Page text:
Constitutional & Familial Issues: Genetics of PPB

We have learned over the past several years that some children with PPB or their relatives (currently estimated to be 40% of PPB cases) may have other cysts or tumor growths (see Registry Publications Priest 1996, Boman 2006, Priest 2009). The most common associated problems are multifocal or bilateral lung cysts (sometimes including bilateral PPB), benign cystic kidney tumors (particularly cystic nephroma), benign eye and nasal tumors, rhabdomyosarcoma and other soft tissue neoplasms, benign thyroid nodules or thyroid cancer, ovarian Sertoli-Leydig cell tumors and dysgerminoma, testicular seminoma, other gonadal germ cell tumors and some leukemias. More information is available on this website at For Doctors, Constitutional and Familial PPB.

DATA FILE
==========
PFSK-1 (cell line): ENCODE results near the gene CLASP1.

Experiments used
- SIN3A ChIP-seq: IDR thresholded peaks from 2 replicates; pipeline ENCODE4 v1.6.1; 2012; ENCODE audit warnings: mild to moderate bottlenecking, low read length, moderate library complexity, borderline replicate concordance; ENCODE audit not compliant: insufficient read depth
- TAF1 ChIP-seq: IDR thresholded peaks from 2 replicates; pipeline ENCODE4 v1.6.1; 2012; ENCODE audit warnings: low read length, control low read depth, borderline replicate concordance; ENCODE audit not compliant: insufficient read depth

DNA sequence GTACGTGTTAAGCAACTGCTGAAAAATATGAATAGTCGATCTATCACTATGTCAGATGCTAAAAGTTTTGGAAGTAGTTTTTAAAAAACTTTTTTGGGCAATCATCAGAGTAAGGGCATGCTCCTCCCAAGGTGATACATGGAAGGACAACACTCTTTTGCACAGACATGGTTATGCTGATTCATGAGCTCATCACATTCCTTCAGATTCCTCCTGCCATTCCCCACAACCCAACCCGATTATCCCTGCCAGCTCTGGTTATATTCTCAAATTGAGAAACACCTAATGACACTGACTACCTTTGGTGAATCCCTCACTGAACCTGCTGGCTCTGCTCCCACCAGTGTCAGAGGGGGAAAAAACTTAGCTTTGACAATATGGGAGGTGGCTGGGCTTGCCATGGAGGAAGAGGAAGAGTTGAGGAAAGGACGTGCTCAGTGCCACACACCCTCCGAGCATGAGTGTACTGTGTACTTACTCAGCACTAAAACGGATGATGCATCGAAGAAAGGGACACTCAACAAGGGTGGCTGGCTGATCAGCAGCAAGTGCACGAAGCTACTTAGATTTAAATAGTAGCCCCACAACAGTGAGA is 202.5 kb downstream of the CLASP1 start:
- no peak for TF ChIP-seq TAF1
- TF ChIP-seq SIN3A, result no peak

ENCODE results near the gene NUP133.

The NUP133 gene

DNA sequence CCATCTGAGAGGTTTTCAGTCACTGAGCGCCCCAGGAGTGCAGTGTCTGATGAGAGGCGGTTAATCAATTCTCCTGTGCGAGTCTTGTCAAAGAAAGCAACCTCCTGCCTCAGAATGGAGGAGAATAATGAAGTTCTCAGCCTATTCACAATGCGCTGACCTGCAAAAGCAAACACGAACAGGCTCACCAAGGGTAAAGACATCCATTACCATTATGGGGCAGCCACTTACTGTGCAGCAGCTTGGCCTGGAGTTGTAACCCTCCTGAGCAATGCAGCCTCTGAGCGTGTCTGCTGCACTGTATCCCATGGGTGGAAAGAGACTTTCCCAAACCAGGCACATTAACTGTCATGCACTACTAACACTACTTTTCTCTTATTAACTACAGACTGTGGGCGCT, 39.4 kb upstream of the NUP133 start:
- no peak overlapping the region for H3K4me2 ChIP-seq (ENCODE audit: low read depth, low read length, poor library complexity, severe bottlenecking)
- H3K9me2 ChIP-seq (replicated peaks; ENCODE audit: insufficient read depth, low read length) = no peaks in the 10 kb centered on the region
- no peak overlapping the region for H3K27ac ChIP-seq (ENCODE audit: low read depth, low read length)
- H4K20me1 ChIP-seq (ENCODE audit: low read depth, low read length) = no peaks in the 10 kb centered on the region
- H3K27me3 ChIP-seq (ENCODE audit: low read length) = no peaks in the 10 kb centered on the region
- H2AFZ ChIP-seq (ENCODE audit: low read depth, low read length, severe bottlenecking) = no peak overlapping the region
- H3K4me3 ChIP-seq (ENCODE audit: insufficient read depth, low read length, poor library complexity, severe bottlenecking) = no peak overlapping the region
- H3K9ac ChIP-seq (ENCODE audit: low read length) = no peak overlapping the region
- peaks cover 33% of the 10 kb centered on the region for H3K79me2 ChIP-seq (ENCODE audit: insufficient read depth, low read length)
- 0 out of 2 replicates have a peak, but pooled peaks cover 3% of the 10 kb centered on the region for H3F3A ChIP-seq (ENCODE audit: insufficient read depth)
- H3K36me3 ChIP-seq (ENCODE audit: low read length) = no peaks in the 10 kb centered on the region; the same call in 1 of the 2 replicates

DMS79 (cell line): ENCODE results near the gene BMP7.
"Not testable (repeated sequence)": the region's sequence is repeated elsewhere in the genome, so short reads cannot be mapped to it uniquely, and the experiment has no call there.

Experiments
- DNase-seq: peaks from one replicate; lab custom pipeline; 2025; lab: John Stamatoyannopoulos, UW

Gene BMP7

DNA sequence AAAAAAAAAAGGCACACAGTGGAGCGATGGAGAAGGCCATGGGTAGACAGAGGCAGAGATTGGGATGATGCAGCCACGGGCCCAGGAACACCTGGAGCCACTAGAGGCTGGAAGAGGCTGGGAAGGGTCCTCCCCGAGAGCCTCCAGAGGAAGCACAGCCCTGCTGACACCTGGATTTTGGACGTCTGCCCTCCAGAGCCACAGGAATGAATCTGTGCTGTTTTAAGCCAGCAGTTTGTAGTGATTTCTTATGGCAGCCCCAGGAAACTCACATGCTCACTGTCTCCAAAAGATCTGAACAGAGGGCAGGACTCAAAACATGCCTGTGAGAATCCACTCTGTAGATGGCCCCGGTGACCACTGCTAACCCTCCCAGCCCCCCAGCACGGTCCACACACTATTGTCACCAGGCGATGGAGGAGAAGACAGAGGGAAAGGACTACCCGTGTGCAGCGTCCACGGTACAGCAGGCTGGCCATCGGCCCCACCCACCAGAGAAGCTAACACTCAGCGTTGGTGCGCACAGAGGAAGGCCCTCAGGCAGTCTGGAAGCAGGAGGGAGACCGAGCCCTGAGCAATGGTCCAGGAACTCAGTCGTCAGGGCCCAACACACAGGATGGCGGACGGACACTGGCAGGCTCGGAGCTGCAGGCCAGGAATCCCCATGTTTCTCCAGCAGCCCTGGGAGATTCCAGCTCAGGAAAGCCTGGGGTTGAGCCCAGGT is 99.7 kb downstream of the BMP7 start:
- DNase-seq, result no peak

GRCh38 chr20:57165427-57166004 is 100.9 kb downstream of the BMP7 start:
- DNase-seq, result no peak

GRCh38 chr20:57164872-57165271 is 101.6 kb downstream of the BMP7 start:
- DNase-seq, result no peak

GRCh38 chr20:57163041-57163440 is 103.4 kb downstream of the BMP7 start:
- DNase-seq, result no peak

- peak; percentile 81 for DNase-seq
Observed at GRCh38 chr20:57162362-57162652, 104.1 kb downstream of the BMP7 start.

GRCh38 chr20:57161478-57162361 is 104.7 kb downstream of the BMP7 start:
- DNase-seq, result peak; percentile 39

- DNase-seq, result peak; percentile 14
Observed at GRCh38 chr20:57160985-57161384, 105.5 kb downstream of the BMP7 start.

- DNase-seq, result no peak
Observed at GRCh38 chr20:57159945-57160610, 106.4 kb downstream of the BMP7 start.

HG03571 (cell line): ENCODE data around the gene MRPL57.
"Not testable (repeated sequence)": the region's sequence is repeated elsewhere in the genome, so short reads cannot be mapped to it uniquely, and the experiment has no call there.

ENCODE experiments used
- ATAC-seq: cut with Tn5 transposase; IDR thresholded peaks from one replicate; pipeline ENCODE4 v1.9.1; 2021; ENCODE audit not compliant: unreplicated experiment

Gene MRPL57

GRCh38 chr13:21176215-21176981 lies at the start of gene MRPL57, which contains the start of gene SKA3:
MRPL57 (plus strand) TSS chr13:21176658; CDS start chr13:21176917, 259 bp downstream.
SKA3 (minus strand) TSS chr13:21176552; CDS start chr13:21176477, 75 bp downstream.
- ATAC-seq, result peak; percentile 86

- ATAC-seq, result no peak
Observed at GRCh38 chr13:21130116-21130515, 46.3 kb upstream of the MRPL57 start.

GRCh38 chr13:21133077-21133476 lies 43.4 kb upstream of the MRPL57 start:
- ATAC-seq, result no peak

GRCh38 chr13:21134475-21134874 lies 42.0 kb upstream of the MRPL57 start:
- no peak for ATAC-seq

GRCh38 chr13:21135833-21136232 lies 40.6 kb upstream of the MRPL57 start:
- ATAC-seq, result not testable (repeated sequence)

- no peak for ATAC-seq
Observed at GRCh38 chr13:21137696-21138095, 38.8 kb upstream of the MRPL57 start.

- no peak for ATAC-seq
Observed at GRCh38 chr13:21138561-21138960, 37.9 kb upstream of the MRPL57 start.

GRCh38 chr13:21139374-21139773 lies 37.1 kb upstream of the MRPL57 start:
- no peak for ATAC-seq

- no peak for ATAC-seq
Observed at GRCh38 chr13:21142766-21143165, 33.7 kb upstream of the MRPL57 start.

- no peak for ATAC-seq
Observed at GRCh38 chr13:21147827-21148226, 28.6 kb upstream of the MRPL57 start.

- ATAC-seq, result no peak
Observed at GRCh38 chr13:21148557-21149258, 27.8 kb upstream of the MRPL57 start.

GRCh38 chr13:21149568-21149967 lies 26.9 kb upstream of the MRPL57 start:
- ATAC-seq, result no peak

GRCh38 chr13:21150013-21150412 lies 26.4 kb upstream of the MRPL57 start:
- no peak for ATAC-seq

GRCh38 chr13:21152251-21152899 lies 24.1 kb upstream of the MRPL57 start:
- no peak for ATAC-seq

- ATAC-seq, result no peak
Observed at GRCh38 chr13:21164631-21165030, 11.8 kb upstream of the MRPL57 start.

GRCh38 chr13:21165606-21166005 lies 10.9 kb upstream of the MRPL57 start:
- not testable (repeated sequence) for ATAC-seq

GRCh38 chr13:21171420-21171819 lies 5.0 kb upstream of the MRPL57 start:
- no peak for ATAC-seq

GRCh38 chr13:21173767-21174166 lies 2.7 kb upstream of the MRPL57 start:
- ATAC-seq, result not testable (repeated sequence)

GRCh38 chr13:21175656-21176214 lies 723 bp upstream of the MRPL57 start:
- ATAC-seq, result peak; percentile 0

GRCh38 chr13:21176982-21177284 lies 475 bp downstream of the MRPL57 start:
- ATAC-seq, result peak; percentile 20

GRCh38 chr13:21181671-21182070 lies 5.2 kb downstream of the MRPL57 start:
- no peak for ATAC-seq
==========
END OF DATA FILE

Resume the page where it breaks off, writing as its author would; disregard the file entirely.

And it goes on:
In April 2009, The PPB Registry and collaborators at Washington University St. Louis and other institutions reported germline loss-of-function DICER1 mutations in 11 families in which there were PPB, lung cysts, cystic nephroma and/or rhabdomyosarcoma. This research has been published. (see Registry Publications Hill Science 2009). This is the first genetic abnormality associated with PPB. This finding is probably the first step to understanding the events underlying the familial manifestations of PPB.

To learn the extent to which DICER1 mutations may explain PPB, research of additional families is needed. Visit the PPB Registry Genetic Study Visit http://www.ppbgeneticstudy.org/ or ppbcancer.gov for more information.

We encourage all children with PPB and their families to consider participating in this important research effort. Thank you.